He shares that CrossFit’s extreme full-body functional fitness enabled him to see progress in his fitness level faster, as well as be part of a community that had genuine care for his and his co-athletes’ overall betterment. “I liked that we needed minimal complicated gym equipment, and even achieve better and more holistic results in our health.”

Shortly post-deployment, Munez decided to retire early from the armed forces and come home to the Philippines to settle down.

Back in the Philippines
Time flew by quickly once Jacob returned to his motherland. After getting engaged in November 2016, and tying the knot in February 2018, Jacob welcomed his son, Jake Dean, exactly a year later.

Jake Dean quickly became his “everything.” He states that “it’s actually Jake that inspired me to work even harder” so that he can be a good example to his son.

Son Jake Dean visits him at Lokal Active.

In 2019, the same year Jake was born, Munez became involved with the management team behind PBA’s Blackwater Bossing. He also currently has active leadership participation with Gilas women operations and National University’s Women’s Basketball.

He thought running the teams were very comparable to his stint in the US Army sans the life threatening risks. “It’s kind of the same management and coordination skills in a different environment. You have to know your players like you know your soldiers, and have relationships with them and their families plus other constituents, to ensure a peaceful and united team environment.”

With Blackwater PBA team

As a father, he says he also looks at things with more empathy now. “I understand the struggles behind raising a family, having a fairly young family myself. I think this perspective also helps me assess situations more holistically.”

Pursuing entrepreneurship 
As an army veteran, physical fitness continues to be part of Munez’s lifestyle. CrossFit in particular has remained relevant in Jacob’s health routine, which he says helps not only his overall health but also for better mental clarity and resilience.

He was an active member of a few CrossFit outfits in Metro Manila before the gyms started closing down, some for good, due to the pandemic. “Just show up,” he says, “that’s what I love about CrossFit.” Thus, when the opportunity to open his own box was brought up to him by a co-athlete, he was quick to jump on the prospect.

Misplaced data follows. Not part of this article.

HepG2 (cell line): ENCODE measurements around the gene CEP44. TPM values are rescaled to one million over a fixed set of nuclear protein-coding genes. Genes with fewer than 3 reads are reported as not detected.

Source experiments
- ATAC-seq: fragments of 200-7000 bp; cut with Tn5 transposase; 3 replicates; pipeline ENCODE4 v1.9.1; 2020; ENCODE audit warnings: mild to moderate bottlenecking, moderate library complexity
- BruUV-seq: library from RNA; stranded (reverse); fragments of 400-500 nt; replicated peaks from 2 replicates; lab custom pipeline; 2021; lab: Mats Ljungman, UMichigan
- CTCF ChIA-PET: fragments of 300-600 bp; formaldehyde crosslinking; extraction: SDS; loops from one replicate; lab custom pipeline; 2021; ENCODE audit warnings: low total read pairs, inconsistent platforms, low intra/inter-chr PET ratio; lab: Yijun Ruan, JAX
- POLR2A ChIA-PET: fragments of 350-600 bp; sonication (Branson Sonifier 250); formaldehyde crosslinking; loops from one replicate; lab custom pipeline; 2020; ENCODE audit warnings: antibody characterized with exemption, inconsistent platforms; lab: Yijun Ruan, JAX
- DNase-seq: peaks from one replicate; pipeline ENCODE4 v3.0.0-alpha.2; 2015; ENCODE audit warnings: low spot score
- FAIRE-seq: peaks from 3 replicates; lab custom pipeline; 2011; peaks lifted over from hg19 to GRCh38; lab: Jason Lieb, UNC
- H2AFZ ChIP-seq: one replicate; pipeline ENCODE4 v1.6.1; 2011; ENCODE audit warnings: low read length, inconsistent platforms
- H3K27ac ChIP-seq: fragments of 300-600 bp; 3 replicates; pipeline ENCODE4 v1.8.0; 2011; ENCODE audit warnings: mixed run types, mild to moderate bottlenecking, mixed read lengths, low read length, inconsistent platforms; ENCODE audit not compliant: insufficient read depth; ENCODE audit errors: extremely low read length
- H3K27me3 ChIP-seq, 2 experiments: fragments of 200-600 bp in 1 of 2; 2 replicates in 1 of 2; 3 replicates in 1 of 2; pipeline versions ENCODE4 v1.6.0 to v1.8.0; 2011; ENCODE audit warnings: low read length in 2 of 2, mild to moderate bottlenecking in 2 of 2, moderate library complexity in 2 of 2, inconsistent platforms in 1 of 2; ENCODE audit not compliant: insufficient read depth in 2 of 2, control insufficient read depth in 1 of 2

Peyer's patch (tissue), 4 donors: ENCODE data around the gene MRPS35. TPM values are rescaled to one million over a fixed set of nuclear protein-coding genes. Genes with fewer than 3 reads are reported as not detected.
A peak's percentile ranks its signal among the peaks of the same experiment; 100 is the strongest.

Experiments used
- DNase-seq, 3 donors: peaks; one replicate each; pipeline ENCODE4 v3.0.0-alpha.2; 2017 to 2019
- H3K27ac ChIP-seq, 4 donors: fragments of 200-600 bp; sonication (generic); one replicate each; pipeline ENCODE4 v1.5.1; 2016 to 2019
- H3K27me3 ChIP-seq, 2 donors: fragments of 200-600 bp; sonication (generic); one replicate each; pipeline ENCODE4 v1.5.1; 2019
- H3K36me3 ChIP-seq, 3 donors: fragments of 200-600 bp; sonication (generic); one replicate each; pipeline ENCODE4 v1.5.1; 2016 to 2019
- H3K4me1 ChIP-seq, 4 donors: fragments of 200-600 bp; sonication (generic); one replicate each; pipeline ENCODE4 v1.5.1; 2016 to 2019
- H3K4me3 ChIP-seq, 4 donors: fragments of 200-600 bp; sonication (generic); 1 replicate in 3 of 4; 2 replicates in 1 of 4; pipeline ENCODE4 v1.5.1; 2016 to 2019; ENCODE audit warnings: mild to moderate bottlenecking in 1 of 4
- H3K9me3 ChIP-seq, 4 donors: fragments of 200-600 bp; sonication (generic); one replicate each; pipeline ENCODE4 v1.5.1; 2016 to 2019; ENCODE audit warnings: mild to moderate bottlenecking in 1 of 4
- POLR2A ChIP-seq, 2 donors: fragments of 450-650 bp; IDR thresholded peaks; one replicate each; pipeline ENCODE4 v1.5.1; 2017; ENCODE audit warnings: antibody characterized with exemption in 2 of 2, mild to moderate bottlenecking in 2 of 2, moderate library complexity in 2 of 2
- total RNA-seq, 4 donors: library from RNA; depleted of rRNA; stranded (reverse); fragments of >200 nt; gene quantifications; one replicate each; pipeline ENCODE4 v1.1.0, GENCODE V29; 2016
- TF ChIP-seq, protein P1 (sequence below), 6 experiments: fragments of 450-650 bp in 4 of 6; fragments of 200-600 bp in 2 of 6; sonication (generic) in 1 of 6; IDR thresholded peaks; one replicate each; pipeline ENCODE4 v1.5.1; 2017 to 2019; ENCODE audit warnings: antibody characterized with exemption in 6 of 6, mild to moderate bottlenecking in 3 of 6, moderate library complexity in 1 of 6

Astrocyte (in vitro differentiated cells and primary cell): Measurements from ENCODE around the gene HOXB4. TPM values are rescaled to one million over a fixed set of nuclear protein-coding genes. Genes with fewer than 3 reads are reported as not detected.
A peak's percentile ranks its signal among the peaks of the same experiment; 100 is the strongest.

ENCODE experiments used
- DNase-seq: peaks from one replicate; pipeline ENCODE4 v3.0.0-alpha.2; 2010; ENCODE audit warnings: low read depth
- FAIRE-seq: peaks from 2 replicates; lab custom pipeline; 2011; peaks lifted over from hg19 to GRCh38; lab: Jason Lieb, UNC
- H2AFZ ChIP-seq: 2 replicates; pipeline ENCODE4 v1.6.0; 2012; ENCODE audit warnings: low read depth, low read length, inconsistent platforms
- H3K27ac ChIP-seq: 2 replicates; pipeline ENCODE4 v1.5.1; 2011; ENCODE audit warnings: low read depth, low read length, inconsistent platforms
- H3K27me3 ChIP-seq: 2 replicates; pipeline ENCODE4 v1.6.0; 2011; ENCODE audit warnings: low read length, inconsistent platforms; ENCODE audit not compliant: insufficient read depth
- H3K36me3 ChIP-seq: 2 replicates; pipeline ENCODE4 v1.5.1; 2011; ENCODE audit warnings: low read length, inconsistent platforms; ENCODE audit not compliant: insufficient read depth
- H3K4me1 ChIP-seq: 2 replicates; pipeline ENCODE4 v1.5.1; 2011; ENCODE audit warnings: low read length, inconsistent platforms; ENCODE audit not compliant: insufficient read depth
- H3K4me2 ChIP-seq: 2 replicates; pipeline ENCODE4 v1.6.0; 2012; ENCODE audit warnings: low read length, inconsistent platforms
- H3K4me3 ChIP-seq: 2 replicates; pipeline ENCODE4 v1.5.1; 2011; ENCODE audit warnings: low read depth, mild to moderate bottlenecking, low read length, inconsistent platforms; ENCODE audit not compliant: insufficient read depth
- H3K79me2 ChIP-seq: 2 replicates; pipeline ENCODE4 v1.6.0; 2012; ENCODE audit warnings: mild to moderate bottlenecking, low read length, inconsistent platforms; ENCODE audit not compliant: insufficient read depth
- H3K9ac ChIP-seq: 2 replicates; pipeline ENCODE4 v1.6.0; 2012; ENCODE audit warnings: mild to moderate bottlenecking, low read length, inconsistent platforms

Growing Lokal Active CrossFit family

The business idea came into fruition in January 2021 when Jacob and his partners officially launched Lokal Active. He refers to the venture more as a “passion project,” as it is primarily his love for the sport that inspired them to run the gym. 

For him, “What we find important now is to be able to give athletes like myself an option to train for the sport that we love, while, of course, keeping our bottom line green!” Lokal Active has been attracting CrossFit athletes since the establishment started operations, especially because there are only limited gyms of its kind that are open.

Six years after leaving the army, Jacob continues to reap the benefits of his military experience. His army mindset and supply chain expertise have helped in pushing excellence for Lokal Active’s quality of coaches and choice of gym materials, weights, and other equipment. 

Now that the economy is starting to recover, Jacob is excited for more people to discover Lokal Active, of course as he pursues his entrepreneurship journey getting their first ROI (return of investment). 

*Lokal Active is located at the ground floor of Aero Center in Quezon Avenue, QC. Both the Blackwater Bossings and the Gilas women teams also happen to currently hold their basketball practice on the top floor of the same building.